Today, I’ve been trying out the alpha version of Qwiki, which was unveiled at Techcrunch Disrupt on Sep 27th.
It’s ambitious technology. Their goal is to “improve the way people experience information” and [even more ambitiously] to “advance information technology to the point it acts human”. These two statements indicate somewhat separate challenges. That first point is largely a delivery problem, the latter keeps Nobel Prize winners awake at night.
On the surface of this noble mission is their initial, public-facing product – Qwiki alpha. This presents itself as an encyclopaedia that recites its copy through a computer-generated voice, while presenting supposedly relevant imagery as it goes. It does this in a way that is visually enjoyable – That’ll be the “experience” part.
Gimmick, or progress?
Qwiki prefixed their unveiling with a clip from Wall-E, stating that this is “How Hollywood solves the problem of information overload”.
It feels rather like their current product draws on our knowledge of science fiction to appear futuristic, and therefore superior to the status quo. By their own admission, Qwiki wishes to “shape the future”, but it looks rather like Hollywood has already drafted this particular future, and they’re just trying to make it a reality. Science fiction has been arguably prophetic at times, but I’m not convinced by this one – yet.
The question in my mind is whether this aspirational way to consume information is actually progress, or whether its aesthetic qualities misleadingly represent its usefulness. Animated (non-functional) maps represent places as they zoom past. Animated bar graphs represent the most basic of statistics, and dates are represented as chunky numbers on a pointless axis.
If you don’t know what time looks like, see image above.
The relevance of photography accompanying the monologue is hit and miss, but this is only a technical challenge. It’s an alpha product after all, so I’ll cut them some slack. My concern is where a purely visual gimmick is used just to make it appear like a useful experience.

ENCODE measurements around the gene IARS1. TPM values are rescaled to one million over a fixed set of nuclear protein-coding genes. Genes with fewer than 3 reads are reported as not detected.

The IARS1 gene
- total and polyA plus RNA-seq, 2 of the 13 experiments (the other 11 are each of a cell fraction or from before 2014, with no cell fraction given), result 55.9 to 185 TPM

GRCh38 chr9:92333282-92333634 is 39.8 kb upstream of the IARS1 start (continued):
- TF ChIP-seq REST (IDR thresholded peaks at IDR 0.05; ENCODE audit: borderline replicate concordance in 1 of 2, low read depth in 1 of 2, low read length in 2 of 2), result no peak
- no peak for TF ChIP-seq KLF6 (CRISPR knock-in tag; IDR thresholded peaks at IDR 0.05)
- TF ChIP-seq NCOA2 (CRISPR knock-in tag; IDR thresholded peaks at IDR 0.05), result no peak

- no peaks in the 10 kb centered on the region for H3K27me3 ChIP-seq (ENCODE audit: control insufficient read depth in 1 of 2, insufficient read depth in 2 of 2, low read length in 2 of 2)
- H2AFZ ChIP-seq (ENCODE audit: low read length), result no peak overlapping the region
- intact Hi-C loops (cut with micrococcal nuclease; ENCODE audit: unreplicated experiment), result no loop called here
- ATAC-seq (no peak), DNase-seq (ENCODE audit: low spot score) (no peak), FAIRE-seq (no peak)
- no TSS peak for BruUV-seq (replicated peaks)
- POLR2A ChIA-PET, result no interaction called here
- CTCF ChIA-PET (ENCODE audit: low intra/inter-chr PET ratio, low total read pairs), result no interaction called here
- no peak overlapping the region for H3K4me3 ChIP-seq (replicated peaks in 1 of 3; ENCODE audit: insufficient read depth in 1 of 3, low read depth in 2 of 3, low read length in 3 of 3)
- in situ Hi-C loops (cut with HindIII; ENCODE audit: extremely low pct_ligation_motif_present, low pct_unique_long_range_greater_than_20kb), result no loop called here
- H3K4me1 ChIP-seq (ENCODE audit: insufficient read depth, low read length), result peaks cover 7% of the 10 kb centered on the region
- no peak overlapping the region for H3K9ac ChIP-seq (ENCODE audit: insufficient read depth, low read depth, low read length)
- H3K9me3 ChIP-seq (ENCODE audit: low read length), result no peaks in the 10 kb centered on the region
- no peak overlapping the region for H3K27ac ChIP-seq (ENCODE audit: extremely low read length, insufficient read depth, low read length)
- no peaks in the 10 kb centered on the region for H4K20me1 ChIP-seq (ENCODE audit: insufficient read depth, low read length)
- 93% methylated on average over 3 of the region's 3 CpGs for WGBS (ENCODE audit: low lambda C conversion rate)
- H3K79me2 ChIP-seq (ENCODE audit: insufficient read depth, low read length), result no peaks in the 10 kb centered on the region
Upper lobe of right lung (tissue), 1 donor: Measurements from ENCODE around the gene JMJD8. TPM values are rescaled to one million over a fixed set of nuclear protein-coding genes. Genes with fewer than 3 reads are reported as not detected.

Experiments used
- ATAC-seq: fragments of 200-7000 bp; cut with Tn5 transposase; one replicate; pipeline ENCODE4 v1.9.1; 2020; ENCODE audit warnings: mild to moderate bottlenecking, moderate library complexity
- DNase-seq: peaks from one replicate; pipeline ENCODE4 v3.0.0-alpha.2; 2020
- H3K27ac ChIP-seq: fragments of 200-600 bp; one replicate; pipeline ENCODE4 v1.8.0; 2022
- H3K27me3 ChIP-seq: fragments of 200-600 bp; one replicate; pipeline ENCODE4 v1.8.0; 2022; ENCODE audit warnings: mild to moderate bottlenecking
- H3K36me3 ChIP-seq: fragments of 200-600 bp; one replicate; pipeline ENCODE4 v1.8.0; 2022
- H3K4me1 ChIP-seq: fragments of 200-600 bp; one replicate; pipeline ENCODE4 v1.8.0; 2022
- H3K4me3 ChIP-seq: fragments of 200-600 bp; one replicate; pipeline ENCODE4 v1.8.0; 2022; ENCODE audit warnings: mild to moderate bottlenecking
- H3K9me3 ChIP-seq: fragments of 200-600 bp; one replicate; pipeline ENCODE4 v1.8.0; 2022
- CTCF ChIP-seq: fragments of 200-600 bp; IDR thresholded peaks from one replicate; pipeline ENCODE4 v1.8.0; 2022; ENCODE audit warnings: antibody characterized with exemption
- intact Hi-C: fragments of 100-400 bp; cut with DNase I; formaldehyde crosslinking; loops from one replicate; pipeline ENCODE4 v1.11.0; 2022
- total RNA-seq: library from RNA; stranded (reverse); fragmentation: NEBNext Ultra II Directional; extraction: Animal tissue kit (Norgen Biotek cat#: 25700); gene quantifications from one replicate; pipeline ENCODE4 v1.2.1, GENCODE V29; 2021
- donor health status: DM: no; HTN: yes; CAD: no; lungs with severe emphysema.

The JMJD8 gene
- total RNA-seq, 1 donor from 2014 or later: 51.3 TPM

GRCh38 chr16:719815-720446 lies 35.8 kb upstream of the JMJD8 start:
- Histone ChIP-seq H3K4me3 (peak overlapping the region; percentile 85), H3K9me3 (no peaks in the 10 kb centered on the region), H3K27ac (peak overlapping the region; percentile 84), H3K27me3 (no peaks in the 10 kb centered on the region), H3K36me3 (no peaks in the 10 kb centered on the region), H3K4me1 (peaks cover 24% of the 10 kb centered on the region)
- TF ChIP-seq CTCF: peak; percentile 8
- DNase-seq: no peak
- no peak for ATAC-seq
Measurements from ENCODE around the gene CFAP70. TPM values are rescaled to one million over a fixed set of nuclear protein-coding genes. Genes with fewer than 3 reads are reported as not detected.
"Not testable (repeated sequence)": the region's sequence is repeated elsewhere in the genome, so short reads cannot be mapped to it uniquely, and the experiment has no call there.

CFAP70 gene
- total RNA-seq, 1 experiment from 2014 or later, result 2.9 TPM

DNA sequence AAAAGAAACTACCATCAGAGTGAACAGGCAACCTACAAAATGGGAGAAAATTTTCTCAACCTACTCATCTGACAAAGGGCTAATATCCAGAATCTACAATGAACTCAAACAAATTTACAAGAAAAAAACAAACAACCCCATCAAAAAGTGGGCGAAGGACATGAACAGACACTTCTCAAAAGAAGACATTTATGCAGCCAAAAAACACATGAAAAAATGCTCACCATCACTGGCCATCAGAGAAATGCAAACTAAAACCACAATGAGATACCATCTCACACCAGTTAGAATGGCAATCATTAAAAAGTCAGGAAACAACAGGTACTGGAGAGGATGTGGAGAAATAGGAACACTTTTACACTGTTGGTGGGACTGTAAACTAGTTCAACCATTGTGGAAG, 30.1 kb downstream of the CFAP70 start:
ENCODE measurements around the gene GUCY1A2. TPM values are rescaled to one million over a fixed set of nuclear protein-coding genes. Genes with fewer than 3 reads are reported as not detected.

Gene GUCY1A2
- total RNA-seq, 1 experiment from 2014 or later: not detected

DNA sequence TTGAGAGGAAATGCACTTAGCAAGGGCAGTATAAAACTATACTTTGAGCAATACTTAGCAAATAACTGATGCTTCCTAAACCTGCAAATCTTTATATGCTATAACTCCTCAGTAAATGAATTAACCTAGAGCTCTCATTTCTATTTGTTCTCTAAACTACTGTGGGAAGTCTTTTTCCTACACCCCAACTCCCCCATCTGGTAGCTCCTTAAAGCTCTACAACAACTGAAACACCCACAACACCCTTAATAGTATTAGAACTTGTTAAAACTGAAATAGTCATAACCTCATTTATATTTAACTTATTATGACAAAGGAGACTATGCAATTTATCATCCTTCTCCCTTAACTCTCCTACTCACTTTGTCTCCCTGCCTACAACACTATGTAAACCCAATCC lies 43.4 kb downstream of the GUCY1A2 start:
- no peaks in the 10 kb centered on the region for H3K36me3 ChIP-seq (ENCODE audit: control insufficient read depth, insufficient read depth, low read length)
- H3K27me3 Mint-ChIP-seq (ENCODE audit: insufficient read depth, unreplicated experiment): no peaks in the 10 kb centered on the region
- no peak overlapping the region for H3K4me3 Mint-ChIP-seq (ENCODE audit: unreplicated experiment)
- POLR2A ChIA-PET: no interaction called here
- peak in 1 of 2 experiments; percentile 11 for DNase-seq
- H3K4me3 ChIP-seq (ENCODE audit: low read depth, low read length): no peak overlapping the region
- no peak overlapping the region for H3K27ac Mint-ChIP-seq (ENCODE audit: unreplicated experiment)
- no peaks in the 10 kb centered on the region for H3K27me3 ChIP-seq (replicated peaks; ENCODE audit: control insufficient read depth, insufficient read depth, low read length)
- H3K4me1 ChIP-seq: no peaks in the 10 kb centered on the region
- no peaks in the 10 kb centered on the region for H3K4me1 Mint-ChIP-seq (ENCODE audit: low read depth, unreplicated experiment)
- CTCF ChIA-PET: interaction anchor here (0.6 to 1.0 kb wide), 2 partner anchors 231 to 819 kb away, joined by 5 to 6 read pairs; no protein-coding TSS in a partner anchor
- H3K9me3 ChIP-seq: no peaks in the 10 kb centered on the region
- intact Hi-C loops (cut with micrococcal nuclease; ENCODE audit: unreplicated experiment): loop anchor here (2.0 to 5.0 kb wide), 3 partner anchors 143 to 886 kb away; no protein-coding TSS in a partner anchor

I’m not entirely clear on what this information overload problem really is. Or at least it seems we are quite adept at filtering information with the tools we already have. Google brings relevant/important data to the surface through its PageRank algorithm. Whether this is fair all the time, or not, it certainly makes the vastness of the web easier to navigate. I’m not saying there’s no room for improvement, but do we really need artificial intelligence to spoon feed us what it thinks is relevant, without us playing any part whatsoever?
I like the control I have when browsing the web. I may read some text carefully, or I may skim-read. I may glance at accompanying images, or I may seek out better illustrations. I also like to make my own judgement as to whether an information source is valid. I’m not sure I want a computer making all these decisions for me, and I’m not sure I like the information being fed to me so linearly. It seems like a backward step from being a ‘user’ to being a ‘viewer’. Surely the Internet has already empowered us to a greater extent than this.
Perhaps the next generation will be the judge, but I hope we don’t end up the hoverchair-bound, AI-dependent blobs we see in the Wall-E movie.